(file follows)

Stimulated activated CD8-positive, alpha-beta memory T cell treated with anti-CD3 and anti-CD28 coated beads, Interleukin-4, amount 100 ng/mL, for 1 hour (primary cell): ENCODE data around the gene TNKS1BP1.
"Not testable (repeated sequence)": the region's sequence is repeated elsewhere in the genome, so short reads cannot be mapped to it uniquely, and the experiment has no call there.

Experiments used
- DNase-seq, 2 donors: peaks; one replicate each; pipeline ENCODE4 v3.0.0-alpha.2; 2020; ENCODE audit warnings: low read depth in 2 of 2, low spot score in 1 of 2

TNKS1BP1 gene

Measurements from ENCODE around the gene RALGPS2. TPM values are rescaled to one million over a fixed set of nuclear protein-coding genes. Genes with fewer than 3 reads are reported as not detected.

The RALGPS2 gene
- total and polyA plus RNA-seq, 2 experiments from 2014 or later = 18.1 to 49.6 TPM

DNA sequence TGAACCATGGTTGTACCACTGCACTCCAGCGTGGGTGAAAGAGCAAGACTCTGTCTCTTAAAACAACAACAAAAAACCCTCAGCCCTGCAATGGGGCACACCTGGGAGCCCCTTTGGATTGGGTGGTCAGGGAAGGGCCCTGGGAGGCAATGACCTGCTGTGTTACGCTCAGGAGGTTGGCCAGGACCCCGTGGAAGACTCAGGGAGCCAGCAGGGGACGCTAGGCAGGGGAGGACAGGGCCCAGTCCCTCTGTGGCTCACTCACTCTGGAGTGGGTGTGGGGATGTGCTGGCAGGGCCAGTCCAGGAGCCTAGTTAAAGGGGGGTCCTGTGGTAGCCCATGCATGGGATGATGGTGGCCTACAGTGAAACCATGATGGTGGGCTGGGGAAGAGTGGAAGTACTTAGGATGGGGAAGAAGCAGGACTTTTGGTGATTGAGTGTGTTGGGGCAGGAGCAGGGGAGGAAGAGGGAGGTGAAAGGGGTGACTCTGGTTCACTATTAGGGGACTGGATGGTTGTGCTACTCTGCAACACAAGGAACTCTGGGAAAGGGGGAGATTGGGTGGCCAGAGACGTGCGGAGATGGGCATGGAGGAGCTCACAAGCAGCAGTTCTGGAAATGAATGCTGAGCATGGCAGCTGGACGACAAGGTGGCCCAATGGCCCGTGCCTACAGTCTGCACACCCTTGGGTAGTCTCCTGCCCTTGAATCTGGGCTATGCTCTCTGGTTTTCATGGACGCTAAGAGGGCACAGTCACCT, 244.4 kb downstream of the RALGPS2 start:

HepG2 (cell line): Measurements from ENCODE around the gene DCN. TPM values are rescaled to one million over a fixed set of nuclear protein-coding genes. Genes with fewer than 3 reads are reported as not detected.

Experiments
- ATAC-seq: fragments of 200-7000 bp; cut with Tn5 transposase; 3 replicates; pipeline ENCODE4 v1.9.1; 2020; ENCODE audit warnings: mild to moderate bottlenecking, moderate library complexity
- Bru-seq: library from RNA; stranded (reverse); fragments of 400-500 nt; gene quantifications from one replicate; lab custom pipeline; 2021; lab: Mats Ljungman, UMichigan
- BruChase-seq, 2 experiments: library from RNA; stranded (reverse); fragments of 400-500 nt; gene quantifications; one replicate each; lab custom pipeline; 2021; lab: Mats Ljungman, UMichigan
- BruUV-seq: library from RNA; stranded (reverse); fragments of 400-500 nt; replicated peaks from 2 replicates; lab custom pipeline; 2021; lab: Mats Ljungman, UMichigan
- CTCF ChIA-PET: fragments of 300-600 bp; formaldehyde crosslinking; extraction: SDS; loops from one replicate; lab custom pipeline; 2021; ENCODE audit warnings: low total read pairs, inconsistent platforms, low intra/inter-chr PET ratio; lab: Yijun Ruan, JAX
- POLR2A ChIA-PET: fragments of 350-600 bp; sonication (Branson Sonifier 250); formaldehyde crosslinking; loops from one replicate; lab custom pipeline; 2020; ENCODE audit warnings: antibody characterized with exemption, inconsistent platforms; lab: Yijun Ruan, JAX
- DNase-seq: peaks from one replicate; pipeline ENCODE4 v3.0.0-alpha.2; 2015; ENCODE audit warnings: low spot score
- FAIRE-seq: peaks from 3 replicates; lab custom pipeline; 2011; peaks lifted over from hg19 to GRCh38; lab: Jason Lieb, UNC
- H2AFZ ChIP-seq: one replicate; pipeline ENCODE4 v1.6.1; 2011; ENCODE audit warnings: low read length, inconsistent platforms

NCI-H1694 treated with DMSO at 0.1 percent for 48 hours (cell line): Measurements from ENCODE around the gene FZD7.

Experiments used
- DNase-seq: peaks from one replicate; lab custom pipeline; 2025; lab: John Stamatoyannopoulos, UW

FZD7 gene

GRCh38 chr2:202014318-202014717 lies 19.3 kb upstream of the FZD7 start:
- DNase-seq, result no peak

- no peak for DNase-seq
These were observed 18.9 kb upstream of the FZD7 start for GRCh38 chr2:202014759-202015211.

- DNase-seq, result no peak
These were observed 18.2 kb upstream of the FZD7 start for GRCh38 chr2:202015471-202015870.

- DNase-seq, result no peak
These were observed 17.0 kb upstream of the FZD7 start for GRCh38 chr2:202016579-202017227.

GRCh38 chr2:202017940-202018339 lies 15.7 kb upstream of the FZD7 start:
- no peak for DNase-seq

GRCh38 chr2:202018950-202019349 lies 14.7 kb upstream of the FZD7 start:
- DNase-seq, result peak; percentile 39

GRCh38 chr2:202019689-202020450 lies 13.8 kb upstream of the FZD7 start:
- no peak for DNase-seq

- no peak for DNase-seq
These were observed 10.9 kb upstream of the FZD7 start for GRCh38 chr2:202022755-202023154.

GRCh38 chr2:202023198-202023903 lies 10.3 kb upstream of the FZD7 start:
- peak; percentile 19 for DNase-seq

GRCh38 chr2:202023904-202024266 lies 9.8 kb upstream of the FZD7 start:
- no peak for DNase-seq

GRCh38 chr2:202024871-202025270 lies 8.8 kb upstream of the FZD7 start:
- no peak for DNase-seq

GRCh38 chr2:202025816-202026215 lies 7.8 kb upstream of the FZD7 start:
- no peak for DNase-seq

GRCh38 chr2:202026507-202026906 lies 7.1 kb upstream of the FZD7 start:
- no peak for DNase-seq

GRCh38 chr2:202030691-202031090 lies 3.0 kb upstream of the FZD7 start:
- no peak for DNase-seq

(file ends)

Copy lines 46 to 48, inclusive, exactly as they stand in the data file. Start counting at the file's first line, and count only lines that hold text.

- no peak for DNase-seq

GRCh38 chr2:202025816-202026215 lies 7.8 kb upstream of the FZD7 start:
- no peak for DNase-seq